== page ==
Manchester supports the set up of supported lodgings service for Lesbian, Gay and Bisexual young people. The following year this service becomes the Albert Kennedy Trust, named after a 16 year old social services care leaver in Manchester. Albert Kennedy died after falling from the top of a multi-storey car park after being chased by a gang of thugs in a car because of his sexuality.
LGBT History in the USA
A Queer History of the United States is more than a “who’s who” of queer history: it is a book that radically challenges how we understand American history. Drawing upon primary-source documents, literature, and cultural histories, scholar and activist Michael Bronski charts the breadth of lesbian, gay, bisexual, and transgender history, from 1492 to the 1990s.
First Manchester Pride event “The Carnival of Fun”. Throughout the next few years the event would continue to grow and would be known as Mardi Gras. The name of the festival was changed to Manchester Pride in 2003. Whilst the event continues to be very successful in bringing people into the City and benefiting the local economy there has been some unrest in the last few years caused by the relatively low proportion of raised funds making their way back in to LGBT charities. In 2012 around £52,000 (3.7% of funds raised) was paid to charities compared to £127,690 in 2003 when the event was arguably much smaller. In 2013 the amount given charity reduced further to £34,000. It is believed that over the Pride weekend in 2013 a total of circa £25million was brought in to the local economy.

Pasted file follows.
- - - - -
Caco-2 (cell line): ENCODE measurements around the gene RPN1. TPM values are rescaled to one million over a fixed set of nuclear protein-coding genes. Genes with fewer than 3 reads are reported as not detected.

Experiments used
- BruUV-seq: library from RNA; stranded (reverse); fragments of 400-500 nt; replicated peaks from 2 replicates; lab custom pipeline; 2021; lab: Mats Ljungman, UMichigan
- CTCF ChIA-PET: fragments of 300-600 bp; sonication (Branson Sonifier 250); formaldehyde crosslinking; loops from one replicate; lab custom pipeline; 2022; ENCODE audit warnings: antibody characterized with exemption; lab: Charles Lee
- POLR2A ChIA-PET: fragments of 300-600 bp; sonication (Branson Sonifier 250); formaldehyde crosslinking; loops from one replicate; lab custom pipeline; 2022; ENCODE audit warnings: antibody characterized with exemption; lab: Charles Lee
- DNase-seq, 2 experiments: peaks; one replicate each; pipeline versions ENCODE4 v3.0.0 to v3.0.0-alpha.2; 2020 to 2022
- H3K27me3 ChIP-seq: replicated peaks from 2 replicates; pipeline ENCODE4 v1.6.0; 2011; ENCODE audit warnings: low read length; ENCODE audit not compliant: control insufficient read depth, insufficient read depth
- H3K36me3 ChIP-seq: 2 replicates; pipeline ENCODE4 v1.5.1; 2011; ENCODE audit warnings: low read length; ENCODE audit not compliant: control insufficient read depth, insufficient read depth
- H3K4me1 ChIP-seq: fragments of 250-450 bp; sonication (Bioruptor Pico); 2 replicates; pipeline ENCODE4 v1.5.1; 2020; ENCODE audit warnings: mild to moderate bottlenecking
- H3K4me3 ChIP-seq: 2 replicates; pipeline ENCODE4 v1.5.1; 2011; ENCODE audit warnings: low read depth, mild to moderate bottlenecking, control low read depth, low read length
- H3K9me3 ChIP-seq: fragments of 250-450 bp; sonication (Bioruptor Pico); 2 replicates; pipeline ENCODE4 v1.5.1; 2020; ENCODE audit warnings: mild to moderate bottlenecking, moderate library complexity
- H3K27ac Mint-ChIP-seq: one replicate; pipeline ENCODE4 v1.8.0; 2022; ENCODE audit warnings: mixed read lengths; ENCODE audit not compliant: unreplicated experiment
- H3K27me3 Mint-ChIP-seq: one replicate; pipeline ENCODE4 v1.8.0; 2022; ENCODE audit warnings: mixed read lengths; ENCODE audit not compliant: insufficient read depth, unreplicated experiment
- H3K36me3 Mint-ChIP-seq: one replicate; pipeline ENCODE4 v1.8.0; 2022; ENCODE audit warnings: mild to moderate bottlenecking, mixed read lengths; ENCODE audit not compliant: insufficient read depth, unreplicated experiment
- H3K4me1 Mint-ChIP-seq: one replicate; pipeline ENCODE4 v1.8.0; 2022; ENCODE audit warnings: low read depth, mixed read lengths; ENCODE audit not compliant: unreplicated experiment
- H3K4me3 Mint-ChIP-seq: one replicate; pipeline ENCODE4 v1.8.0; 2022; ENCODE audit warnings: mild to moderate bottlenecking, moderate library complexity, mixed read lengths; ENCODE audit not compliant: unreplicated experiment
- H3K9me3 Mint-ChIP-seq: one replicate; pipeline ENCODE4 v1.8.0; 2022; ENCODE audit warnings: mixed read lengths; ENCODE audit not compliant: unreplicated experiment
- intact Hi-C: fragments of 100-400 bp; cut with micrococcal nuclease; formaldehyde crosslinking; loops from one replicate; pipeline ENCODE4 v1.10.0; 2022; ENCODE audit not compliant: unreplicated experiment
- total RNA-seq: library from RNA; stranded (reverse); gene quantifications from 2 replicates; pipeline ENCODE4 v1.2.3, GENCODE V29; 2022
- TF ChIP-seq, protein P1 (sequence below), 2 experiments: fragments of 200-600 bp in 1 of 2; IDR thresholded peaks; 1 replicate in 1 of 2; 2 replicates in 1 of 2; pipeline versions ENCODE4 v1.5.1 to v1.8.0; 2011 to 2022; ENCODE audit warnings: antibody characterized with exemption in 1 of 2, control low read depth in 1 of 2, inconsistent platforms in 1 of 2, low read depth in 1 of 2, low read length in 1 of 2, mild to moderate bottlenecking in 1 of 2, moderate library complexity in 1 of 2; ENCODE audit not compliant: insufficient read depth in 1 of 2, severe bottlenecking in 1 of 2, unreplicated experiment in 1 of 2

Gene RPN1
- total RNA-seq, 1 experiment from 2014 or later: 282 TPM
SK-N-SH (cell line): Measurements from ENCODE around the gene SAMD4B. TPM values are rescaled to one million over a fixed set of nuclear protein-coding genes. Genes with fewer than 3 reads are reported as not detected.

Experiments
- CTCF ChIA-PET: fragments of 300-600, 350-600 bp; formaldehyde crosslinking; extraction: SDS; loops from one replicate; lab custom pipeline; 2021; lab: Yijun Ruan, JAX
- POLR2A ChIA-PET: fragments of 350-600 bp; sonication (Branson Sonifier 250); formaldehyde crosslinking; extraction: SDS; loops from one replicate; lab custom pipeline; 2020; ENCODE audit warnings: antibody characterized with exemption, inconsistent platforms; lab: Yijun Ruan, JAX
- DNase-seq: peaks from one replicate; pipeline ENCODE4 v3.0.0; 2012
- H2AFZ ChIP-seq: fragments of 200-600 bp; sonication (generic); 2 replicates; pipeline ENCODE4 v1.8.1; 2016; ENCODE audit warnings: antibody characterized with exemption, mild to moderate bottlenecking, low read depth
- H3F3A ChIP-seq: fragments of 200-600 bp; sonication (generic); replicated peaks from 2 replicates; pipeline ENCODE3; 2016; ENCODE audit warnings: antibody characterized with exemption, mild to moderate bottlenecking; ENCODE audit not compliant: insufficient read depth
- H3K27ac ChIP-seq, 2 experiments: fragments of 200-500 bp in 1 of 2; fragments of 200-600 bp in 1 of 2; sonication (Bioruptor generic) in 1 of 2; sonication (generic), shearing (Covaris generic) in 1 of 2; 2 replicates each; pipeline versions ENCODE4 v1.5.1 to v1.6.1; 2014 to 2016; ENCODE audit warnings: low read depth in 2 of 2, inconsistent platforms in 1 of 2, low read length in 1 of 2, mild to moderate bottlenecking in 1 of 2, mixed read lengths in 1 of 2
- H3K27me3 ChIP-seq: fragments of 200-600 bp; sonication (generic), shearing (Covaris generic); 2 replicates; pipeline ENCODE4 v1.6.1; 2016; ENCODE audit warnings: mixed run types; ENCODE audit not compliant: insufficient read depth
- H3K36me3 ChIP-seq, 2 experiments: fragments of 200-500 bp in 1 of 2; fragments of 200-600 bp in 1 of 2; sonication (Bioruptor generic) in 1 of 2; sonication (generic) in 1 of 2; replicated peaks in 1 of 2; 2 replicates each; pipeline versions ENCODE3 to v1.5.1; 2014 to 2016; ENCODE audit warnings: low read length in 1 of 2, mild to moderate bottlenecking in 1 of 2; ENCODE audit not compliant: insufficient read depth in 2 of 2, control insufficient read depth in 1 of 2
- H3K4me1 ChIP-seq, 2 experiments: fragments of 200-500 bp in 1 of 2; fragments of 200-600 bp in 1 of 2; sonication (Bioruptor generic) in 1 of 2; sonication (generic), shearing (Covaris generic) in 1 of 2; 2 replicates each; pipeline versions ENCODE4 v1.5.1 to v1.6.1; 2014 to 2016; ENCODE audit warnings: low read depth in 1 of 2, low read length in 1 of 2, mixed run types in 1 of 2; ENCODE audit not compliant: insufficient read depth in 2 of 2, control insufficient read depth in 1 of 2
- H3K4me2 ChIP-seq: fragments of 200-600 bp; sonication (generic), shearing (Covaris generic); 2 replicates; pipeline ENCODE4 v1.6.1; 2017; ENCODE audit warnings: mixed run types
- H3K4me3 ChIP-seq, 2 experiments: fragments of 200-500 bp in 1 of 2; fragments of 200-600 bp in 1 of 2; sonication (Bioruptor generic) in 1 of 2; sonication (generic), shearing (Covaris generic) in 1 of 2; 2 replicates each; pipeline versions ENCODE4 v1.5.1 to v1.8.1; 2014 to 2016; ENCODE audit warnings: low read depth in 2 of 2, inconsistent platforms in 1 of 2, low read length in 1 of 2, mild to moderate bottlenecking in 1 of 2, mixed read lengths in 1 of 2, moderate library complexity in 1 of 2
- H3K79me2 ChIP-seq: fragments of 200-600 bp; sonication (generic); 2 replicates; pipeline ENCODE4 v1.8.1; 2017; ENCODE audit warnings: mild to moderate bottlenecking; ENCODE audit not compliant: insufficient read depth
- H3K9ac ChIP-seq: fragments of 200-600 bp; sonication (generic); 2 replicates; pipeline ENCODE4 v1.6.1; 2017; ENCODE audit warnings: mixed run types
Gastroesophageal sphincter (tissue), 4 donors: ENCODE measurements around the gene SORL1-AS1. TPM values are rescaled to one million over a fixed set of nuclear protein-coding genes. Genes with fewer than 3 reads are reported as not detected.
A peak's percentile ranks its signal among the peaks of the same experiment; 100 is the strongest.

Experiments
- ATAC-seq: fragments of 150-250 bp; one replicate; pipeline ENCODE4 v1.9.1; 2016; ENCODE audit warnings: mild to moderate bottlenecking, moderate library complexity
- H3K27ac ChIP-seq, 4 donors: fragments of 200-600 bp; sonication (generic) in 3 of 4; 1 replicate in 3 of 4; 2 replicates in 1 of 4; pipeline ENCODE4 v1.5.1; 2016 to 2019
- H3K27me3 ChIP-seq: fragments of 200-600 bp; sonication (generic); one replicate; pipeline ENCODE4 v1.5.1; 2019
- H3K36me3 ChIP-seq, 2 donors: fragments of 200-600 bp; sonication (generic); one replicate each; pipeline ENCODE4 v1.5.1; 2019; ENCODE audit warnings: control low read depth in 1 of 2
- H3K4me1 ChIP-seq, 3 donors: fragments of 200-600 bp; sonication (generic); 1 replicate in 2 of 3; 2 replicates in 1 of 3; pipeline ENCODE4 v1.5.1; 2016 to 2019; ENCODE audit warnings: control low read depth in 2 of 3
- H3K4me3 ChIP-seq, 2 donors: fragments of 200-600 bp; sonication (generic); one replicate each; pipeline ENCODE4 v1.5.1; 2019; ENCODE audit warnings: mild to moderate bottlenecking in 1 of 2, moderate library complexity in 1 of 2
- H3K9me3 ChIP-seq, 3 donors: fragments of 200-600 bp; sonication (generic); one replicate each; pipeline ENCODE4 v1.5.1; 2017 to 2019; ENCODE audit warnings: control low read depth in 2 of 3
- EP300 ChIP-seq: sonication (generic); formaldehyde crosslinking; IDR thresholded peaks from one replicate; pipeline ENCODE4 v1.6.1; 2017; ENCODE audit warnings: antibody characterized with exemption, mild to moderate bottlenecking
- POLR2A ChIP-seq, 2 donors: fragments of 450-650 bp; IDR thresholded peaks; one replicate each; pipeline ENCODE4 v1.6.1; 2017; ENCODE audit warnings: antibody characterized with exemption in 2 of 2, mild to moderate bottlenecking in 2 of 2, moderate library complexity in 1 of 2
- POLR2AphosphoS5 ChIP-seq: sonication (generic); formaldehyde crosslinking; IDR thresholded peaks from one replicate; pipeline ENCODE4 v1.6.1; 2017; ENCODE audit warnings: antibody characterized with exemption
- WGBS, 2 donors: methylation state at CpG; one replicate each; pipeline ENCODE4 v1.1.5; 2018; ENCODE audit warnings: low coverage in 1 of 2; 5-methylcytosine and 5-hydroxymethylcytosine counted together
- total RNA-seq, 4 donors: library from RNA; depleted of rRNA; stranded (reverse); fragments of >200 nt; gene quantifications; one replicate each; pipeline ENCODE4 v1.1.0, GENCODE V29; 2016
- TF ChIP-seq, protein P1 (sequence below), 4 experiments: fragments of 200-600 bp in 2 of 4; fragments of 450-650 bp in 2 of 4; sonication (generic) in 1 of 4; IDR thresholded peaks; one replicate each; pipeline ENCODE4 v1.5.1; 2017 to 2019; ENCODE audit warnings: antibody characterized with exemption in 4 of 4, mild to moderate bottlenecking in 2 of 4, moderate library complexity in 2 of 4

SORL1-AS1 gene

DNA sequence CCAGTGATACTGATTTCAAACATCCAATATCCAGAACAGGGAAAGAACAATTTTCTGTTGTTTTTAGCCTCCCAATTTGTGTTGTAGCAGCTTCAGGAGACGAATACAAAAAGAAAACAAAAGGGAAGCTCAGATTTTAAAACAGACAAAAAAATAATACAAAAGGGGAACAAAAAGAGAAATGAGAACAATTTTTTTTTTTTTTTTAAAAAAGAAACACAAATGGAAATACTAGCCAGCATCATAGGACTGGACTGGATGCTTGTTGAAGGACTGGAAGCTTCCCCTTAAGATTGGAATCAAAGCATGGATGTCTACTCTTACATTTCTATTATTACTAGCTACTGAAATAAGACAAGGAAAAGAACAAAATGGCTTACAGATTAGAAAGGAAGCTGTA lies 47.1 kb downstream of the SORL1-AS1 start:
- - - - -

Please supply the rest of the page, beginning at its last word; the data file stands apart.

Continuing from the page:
Throughout the 1990s
Manchester provides services to the Lesbian, Gay and Bisexual community through local Lesbian, Gay and Bisexual third sector groups.
Manchester City Council continues to sustain four dedicated Lesbian, Gay and Bisexual officer posts directly involved in policy making and implementation, contributing to the 1992 report ("Section 28 of the Local Government Act 1988: a Guide for Workers in the Education Service, produced by Manchester City Council, May 1992.") which proved that Section 28 did not prevent this work. Throughout the whole time that the Section 28 Clause was in law Manchester continued to fight for equal treatment and equal opportunities for all lesbian, gay and bisexual people.
Manchester hosts Europride, a pan-european LGBT festival which takes place in a different European city every year. In 2003 the Section 28 Clause of the Local Government Act is successfully repealed by the Labour Government.
Canal Street, Manchester